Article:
The objective of this method has been to produce a quick estimation of the flap drag at take-off, second segment and landing approach conditions. Flap drag has therefore been presented at l.2Vs and 1.3K; (where is the aircraft stall speed with flaps extended) at the appropriate flap condition. Figures 8.18 and 8.19 give the drag increment at l.2Vs and 1.3FS respectively. It is important that note is taken of the definition of this drag increment as shown in Fig. 8.14. By its nature this method of assessing flap drag is crude and more rigorous methods should be applied as soon as the flap and wing geometry have been established.

(vii) Drag of secondary items. The drag of secondary items may be as high as 10% of the profile drag calculated using the above method. The extra drag is typically due to excrescence, surface imperfections and system installations. For initial project design work the following estimates are suggested.

Wing: 6% of wing profile drag Fuselage and empennage: 7% of fuselage profile drag Engine installation: 15% of nacelle profile drag Systems: 3% of total profile drag

In addition to the above items the cockpit windshield will increase fuselage drag by 2-3%.

Wing chord line

Wing chord line

Fig. 8.16 Definition of trailing edge flap angle.

AO.25 Sr

AC, AC, d1.21fs DUIK

Fig. 8.16 Definition of trailing edge flap angle.

Drag Line Civil Engineering

Trim drag may also be a significant contribution to the total aircraft drag. At the initial project design stage, however, insufficient data is available to accurately estimate it. A typical figure for a well designed aircraft is about 5 drag counts (1 count = 1 x 10"4).

There are several published methods for estimating wetted area of the various components but all rely on the detailed definition of the layout. When you know the shape of the component it is relatively easy to make a detailed estimate of the wetted area of the part using your own initiative.

Some performance calculations are done with one engine failed. In such a condition the aircraft will be subjected to drag increases from the flow blockage of the failed engine and the extra drag from the asymmetric flight attitude of the aircraft. The drag increment from the engine, known as the windmill drag, can be estimated from ACD = 0.3 Af/S (where Af is the area of the fan cross section, and S is the wing reference area). The drag increment from asymmetric flight is difficult to predict quickly. The best that can be done in the project stage is to add a percentage to the overall drag of the aircraft. A value of 5% CDo seems reasonable for conventional design configurations.

Adding all the component drags together with the corrections detailed above gives the aircraft profile drag coefficient:


Example (double slotted flap):

Example (double slotted flap):

Flap Mechanism

Number of slots

Fig. 8.18 Example of estimation of flap drag at 1.2 Vs.

Number of slots

Fig. 8.18 Example of estimation of flap drag at 1.2 Vs.

Elliptical Wing Planform

No. of flap slots

Fig. 8.19 Example of estimation of flap drag at 1.3 Vs.

No. of flap slots

Fig. 8.19 Example of estimation of flap drag at 1.3 Vs.

Lift induced drag

Lift dependent drag arises from three principal effects:

1. a component from the wing planform geometry

2. a contribution from non-optimum wing twist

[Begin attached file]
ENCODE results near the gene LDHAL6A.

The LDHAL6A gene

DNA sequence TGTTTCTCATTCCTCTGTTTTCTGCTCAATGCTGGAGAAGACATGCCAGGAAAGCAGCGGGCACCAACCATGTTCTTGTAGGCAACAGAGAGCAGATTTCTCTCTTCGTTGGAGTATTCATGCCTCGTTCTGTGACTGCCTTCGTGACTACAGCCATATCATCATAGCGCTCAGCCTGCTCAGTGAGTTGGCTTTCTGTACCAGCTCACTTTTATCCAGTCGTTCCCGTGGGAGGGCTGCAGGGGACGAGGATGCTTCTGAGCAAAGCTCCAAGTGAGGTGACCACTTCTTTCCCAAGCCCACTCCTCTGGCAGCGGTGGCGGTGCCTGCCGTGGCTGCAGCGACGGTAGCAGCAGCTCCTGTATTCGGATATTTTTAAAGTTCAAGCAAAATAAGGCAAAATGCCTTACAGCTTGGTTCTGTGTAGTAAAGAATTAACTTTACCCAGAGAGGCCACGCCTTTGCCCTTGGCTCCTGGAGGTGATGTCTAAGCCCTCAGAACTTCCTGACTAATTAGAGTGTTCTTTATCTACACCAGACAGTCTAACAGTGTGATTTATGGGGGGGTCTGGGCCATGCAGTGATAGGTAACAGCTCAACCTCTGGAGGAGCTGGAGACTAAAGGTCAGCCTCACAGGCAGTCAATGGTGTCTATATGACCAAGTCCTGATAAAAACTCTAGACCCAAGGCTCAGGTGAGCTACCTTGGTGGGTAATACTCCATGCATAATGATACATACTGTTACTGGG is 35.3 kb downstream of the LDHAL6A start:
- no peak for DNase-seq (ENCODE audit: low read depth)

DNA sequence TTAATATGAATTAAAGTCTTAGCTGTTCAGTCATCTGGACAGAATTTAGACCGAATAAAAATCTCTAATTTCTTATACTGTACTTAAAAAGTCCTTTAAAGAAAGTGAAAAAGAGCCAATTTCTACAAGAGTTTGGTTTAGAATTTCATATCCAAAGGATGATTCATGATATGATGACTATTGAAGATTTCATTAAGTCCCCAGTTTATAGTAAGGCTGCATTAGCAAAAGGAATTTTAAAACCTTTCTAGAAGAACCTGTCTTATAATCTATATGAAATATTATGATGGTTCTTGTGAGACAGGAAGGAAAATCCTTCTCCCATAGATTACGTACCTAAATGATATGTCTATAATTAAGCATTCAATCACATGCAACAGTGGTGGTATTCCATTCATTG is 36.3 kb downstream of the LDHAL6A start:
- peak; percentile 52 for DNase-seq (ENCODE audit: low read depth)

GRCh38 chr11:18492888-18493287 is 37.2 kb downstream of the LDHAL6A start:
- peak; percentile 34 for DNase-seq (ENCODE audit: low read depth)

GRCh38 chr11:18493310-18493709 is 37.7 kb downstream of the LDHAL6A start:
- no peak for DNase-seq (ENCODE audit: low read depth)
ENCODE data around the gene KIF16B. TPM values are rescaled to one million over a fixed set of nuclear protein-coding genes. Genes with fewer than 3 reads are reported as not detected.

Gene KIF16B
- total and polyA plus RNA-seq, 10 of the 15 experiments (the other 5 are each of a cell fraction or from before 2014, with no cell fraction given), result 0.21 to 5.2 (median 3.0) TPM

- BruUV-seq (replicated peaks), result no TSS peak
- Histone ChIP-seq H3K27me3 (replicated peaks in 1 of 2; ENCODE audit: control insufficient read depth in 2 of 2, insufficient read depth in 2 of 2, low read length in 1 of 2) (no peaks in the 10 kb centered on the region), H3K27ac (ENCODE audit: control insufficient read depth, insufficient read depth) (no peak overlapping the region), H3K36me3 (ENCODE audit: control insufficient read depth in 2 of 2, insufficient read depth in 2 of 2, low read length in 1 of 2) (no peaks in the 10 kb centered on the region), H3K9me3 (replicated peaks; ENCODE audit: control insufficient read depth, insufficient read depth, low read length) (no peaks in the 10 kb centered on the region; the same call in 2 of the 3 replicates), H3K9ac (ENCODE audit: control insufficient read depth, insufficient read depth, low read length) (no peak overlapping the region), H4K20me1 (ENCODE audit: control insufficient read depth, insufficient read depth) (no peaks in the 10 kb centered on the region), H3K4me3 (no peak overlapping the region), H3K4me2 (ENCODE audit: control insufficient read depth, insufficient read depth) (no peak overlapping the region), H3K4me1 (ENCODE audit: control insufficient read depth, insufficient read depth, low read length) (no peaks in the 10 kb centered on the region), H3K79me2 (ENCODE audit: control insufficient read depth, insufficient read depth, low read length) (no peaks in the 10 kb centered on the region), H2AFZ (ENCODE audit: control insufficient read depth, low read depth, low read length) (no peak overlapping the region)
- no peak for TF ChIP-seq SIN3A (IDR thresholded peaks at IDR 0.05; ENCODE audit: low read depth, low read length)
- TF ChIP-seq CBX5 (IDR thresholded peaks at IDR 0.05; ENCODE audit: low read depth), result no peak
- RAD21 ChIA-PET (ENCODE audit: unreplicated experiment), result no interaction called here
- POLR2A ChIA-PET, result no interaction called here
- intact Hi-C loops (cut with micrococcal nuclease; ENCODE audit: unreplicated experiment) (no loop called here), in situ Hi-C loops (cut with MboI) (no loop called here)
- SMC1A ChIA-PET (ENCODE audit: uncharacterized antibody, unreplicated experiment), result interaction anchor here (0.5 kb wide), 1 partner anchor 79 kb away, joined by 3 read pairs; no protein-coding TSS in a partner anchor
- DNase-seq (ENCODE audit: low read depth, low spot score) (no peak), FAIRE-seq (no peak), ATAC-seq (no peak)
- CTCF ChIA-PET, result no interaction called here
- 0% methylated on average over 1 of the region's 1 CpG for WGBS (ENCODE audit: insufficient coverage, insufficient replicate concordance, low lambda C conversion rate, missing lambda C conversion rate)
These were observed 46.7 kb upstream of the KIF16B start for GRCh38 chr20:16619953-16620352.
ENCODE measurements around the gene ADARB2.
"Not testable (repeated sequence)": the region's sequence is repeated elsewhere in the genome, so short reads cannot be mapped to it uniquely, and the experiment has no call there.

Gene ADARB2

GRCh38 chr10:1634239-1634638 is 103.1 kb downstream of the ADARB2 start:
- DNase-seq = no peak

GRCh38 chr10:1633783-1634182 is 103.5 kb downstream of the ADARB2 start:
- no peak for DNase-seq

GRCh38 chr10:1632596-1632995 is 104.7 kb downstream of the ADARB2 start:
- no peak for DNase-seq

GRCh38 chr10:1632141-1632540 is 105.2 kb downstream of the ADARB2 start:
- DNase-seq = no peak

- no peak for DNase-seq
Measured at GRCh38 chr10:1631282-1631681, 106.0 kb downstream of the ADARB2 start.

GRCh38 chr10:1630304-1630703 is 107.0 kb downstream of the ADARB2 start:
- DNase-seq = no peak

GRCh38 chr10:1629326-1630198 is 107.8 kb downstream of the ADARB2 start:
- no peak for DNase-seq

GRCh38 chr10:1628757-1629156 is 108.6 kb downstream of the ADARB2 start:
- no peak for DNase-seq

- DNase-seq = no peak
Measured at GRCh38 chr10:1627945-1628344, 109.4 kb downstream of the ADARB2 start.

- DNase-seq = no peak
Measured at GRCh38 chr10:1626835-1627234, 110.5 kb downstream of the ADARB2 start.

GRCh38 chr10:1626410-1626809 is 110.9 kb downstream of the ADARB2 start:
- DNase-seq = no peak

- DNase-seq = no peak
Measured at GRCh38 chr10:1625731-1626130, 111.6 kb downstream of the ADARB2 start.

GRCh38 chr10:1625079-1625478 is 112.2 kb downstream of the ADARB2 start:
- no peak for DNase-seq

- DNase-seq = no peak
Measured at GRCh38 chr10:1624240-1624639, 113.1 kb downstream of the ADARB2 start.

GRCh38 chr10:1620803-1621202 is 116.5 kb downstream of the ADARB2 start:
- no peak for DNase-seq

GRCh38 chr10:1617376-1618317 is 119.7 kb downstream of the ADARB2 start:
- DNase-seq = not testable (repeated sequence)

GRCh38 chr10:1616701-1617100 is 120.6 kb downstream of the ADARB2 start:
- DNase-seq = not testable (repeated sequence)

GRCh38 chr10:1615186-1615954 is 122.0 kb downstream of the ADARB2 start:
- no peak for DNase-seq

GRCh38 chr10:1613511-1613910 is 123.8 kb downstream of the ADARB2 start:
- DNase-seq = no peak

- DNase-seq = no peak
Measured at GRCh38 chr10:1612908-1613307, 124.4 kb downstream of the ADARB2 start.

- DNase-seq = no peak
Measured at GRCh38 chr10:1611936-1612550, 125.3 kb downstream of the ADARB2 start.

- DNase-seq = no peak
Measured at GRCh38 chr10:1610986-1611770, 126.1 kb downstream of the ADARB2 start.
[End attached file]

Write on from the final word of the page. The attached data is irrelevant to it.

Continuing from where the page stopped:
3. a component due to viscous flow forces

All of these effects are associated with the distribution of lift along the wing span (sometimes called span loading). The best (lowest induced drag) loading consists of a smooth elliptical distribution from wing tip to tip with no discontinuities due to fuselage, nacelles, flaps, etc. Obviously, except for high performance sailplanes, it is not feasible to arrange the aircraft layout to get such a spanwise load distribution. The comments below will help you to estimate the lift dependent drag coefficient for civil aircraft.

The component arising from the planform geometry is derived from classical lifting line theory details of which can be found in good aerodynamic textbooks. In this theory the wing is represented by a series of horseshoe vortices which generate the aerodynamic circulation around and along the wing shape. Figure 8.20 shows the theoretical distribution of the induced drag factor relative to the wing aspect ratio and taper ratio. These values are corrected by the application of an empirically derived factor (C2) derived from previous aircraft designs (Fig. 8.21).

As might be expected, aircraft with older wing sections are inferior at high aspect ratios. Modern aircraft tend to adopt higher aspect ratios partly because the wings are designed using advanced technology three-dimensional aerodynamic analysis methods.

Wing Shape Drag Coefficients


Old wing design and sections c2 = 1.235-0.0245 A







Wing aspect ratio (A)

Fig. 8.21 Empirical correction c2 to planform factor.

Induced drag coefficient is estimated by the equation below:

where: Cx is found from Fig. 8.20 C2 is found from Fig. 8.21 A is the wing aspect ratio

CL is the lift coefficient of the aircraft in the flight condition under investigation (i.e. aircraft mass, speed and altitude)

The contribution from the effect of non-optimum wing twist requires a knowledge of the distribution of aerofoil section twist and changes of the sectional lift curve shape, along the span. In the early stages of the project design such intricacies in wing geometry will not have been decided; however, a contribution is appropriate as the final wing shape will include such distributions. The addition of CD, for such effects will be between 0.0003 to 0.0005 with a value of 0.0004 being suitable for conventional civil turbofan layouts.

The viscous flow effects are significant. These forces manifest themselves mainly in the boundary layer growth arising from changes in wing incidence. Without the assistance of powerful computer fluid flow analysis it is difficult to predict these effects accurately. An empirical analysis of conventional civil aircraft geometry and operating conditions shows that the contribution to dCD/dC]_ is proportional to aircraft profile drag. The following relationship is appropriate for current wing geometry.

The older technology value seems to work well for B737-300, B757 and B767, the A320 lies in between the two values and the A330/340 and B777 match the advanced technology value.

dCp/dCf, = 0.35 CDo (for older technology designs) dCD/dCL = 0.15CDo (for advanced technology designs)

Hence the total lift dependent drag coefficient for the aircraft is the sum of the three effects:

+1 0


  • susan
    How to design a drag estimation?
    2 years ago
  • almaz haile
    How to estimate drag in aircraft design?
    8 months ago